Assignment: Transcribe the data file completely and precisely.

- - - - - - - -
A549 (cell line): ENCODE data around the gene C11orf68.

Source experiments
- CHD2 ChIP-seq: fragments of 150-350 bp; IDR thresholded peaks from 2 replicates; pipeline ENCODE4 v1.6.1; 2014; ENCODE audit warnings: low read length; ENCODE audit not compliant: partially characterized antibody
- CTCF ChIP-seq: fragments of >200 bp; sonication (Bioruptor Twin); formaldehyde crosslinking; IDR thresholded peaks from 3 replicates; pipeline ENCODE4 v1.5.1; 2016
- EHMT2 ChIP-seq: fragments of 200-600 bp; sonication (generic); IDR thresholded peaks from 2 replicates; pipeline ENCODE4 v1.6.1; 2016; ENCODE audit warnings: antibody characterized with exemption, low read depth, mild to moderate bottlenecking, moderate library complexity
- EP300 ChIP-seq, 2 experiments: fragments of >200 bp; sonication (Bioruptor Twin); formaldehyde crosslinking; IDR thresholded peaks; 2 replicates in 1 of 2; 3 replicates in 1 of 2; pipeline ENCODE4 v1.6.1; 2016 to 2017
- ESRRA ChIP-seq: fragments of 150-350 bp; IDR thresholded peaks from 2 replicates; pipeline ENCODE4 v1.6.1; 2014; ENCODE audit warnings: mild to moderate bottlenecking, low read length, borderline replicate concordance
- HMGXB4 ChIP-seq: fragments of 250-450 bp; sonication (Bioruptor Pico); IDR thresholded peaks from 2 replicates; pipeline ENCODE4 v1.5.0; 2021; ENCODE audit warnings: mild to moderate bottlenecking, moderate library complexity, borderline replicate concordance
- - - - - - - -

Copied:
A549 (cell line): ENCODE data around the gene C11orf68.

Source experiments
- CHD2 ChIP-seq: fragments of 150-350 bp; IDR thresholded peaks from 2 replicates; pipeline ENCODE4 v1.6.1; 2014; ENCODE audit warnings: low read length; ENCODE audit not compliant: partially characterized antibody
- CTCF ChIP-seq: fragments of >200 bp; sonication (Bioruptor Twin); formaldehyde crosslinking; IDR thresholded peaks from 3 replicates; pipeline ENCODE4 v1.5.1; 2016
- EHMT2 ChIP-seq: fragments of 200-600 bp; sonication (generic); IDR thresholded peaks from 2 replicates; pipeline ENCODE4 v1.6.1; 2016; ENCODE audit warnings: antibody characterized with exemption, low read depth, mild to moderate bottlenecking, moderate library complexity
- EP300 ChIP-seq, 2 experiments: fragments of >200 bp; sonication (Bioruptor Twin); formaldehyde crosslinking; IDR thresholded peaks; 2 replicates in 1 of 2; 3 replicates in 1 of 2; pipeline ENCODE4 v1.6.1; 2016 to 2017
- ESRRA ChIP-seq: fragments of 150-350 bp; IDR thresholded peaks from 2 replicates; pipeline ENCODE4 v1.6.1; 2014; ENCODE audit warnings: mild to moderate bottlenecking, low read length, borderline replicate concordance
- HMGXB4 ChIP-seq: fragments of 250-450 bp; sonication (Bioruptor Pico); IDR thresholded peaks from 2 replicates; pipeline ENCODE4 v1.5.0; 2021; ENCODE audit warnings: mild to moderate bottlenecking, moderate library complexity, borderline replicate concordance